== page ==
Throughout my 14 years at school, I was always told that uniform was important. At primary school this didn't bother me in the slightest - probably because I was far too busy running around the playground pretending to be a witch, or playing with my Tamagotchi. But when I got to secondary school, it was full of rules and regulations, not only dictating what we should wear, but how we should wear it.
Now, I'm not saying that uniform is always a bad thing; I mean it solves the daily struggle of choosing what to wear, which at 7 in the morning, is a surprisingly hard decision. And there is a genuine point behind the idea of equality, in regards to gender or even wealth - the last thing you want is to feel intimidated by someone parading round in a fur jacket. Yet what you have to ask is, who does it benefit? It's all great saying 'tuck your shirt in', or 'roll your skirt down', but it's no good if they don't tell us why.
There was always resistance against the idea of uniform at my secondary school. Whenever a student piped up and asked the teacher why it mattered whether they wore a particular colour of hairband (yes this really happened), the only answer they got was that it supposedly created less distraction to themselves and others, which in turn would help their learning. Even more shockingly, another common excuse was that it could encourage people to dress in a more sexual way - an argument that would seem even more surprising coming from an all girls school. It doesn't take a genius to tell this is a load of rubbish. And how do I know, may you ask? One word: university.
If I can go to a lecture and not get distracted by the vibrant colours of my clothing, why is school so different? The answer is simple: it isn't. Uniform has very little benefit from a student point of view (I should know, I've worn a green jumper daily for 12 out of 18 years of my life). It is just another way for the school to try and maintain control over their students. This can be good in moderation, as it can encourage people to stay in line, but I know that in a lot of cases, this prospect has been taken to extremes.
My school was a prime example. When I got to sixth form, we were told that we had to wear suits instead of a uniform. This will already seem strange to a lot of people, as in other areas, schools have no problem with students wearing their own clothes. Some would say I went to a posh school, but this is another part of the debate - would they still think that if we wore our own clothes? It is safe to say that in my secondary school, uniform was manipulated as a device to uphold the reputation of the school. By wearing suits we were presented as respectable members of society who took their education seriously, and this is no bad thing. But when the rules are as ridiculous as only being allowed to wear plain/spotted/striped tops, and not being allowed to take your jacket off when walking around the school unless it was above a certain temperature, it becomes nothing but oppressive. How does being sent home for wearing a patterned jumper help your education?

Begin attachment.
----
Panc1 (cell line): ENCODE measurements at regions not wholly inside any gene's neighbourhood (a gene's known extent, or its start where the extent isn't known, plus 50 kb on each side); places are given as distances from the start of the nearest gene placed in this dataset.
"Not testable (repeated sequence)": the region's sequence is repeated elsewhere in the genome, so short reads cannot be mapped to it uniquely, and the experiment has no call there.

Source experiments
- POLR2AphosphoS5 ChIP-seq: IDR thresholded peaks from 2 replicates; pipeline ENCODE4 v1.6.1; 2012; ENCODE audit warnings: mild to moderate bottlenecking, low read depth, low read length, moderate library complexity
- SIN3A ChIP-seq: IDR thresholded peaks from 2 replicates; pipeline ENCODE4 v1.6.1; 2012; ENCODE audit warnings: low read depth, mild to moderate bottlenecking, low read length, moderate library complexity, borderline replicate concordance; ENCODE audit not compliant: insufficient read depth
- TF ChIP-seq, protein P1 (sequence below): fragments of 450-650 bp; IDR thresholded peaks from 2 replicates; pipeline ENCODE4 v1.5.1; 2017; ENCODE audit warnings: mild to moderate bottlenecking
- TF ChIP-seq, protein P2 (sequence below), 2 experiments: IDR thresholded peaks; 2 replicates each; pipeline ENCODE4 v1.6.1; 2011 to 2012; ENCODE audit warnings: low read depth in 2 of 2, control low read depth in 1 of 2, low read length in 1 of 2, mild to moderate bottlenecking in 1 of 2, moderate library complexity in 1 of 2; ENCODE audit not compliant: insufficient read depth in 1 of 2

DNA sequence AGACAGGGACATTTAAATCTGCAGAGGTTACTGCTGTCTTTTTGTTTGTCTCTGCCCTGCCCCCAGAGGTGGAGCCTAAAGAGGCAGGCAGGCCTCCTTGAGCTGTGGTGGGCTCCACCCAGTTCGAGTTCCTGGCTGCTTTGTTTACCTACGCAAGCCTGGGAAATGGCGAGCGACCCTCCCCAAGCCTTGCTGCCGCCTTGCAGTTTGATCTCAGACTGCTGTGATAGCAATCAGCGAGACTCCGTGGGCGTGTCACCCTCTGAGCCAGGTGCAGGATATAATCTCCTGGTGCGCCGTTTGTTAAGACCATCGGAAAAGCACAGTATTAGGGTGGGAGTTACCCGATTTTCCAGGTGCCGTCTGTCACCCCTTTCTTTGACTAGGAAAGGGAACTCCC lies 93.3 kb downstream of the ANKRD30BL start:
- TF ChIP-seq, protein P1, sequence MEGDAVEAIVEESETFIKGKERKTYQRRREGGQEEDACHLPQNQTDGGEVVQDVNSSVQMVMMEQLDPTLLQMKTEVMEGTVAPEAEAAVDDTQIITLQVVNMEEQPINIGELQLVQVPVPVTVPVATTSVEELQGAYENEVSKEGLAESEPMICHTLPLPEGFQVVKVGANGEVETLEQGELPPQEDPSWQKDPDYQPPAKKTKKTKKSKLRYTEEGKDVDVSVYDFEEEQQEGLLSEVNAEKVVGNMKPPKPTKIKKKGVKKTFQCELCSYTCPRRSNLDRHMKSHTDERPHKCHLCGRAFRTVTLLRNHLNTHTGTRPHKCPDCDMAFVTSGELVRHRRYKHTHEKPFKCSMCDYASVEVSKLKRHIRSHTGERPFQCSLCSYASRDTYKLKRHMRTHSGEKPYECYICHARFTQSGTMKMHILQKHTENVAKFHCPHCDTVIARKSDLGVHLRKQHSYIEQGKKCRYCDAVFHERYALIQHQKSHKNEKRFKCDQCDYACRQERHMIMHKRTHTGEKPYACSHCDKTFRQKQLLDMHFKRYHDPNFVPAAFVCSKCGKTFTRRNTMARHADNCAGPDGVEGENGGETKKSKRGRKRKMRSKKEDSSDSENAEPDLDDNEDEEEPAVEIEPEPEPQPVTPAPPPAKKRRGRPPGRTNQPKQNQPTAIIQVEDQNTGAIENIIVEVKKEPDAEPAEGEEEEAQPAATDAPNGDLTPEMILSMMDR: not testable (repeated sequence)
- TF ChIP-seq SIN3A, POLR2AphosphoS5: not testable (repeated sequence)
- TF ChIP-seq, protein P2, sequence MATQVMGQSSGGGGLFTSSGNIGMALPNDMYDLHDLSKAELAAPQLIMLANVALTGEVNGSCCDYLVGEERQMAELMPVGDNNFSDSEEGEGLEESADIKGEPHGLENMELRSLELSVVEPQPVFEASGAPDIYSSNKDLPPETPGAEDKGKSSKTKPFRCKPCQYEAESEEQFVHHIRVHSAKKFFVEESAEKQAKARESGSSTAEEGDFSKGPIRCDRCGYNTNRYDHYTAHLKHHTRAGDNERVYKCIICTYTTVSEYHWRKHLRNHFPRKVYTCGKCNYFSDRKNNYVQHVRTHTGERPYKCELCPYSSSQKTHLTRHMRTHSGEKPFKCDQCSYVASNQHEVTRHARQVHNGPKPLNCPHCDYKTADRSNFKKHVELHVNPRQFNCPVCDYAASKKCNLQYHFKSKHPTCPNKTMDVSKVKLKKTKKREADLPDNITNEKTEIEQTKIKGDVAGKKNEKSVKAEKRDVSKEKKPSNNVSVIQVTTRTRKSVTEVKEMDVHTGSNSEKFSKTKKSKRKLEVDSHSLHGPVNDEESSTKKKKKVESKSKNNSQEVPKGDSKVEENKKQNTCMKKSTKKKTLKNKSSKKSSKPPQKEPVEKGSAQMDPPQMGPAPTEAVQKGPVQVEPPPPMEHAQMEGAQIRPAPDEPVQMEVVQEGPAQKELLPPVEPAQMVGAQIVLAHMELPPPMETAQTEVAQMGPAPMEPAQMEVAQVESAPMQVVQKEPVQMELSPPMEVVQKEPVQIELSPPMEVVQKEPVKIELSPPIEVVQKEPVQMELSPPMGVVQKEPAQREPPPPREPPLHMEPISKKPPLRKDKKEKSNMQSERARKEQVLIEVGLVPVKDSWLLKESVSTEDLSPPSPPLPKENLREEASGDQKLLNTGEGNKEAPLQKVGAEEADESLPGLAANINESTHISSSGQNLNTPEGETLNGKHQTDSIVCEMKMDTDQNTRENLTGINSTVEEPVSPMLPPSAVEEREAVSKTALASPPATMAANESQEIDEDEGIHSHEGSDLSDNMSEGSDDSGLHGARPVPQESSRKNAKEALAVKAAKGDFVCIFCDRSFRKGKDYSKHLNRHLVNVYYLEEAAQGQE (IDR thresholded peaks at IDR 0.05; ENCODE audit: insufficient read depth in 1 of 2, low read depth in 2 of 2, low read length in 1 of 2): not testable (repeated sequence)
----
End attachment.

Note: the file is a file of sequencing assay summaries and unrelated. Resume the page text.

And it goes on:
One of the things I love most about university, is that people have the freedom to be whoever they want, however they want. A large part of this involves appearance. I have seen people with hair of a variety of shades, people with tattoos and piercings - all of which would not have been accepted at my secondary school. To feel comfortable in yourself and who you are is what will encourage you to learn, and to expand your horizons, to feel confident that you can achieve all you want. To stuff somebody into a uniform is in some ways a form of repression, forcing them to cohere to a stereotype that they may not want to part of. This could be particularly hard for someone who may be struggling with their identity, mentally and physically. They are being told they have to be something and be someone, rather than being given the freedom they need to decide for themselves. Coming from an all girls school, I was surprised at how much people changed once they were free from this ideological structure.
You might think that I'm making a big deal out of something so trivial, and that all of these issues go so much further than uniform. But little things can make a huge difference. I take so much joy in seeing how happy everyone is at university, knowing that they can be themselves in terms of appearance without people judging them. Back home, though uniform was an equaliser within a school, this still didn't prevent competition between various establishments, and I know that other students who wore their own clothes thought we were more than a little pretentious, strutting around in our suits. In reality, we were absolutely no different from them; our appearance was used merely to dictate the status of the school, not who we really were.
So what am I really trying to say? Honestly, I'm not really sure what the ideal outcome would be. The complete abolishment of uniform would mean that all schools would lose their social distinction (I know that this would be unthinkable at my school). However, is this really a bad thing? The core of all this is education, wherever you get it and how you get it. What you wear certainly does not improve this, in fact in many cases it does the opposite, with people often trying to rebel against these constraints. People will learn because they want to learn, whether or not they are wearing bright pink hotpants.
Ultimately it comes down to the argument I'm sure we've all heard a thousand times, which people continue to ignore.
It doesn't matter what is on the outisde, it is what's on the inside that counts. And now institutions such as schools need to prove that they have faith in who their students really are.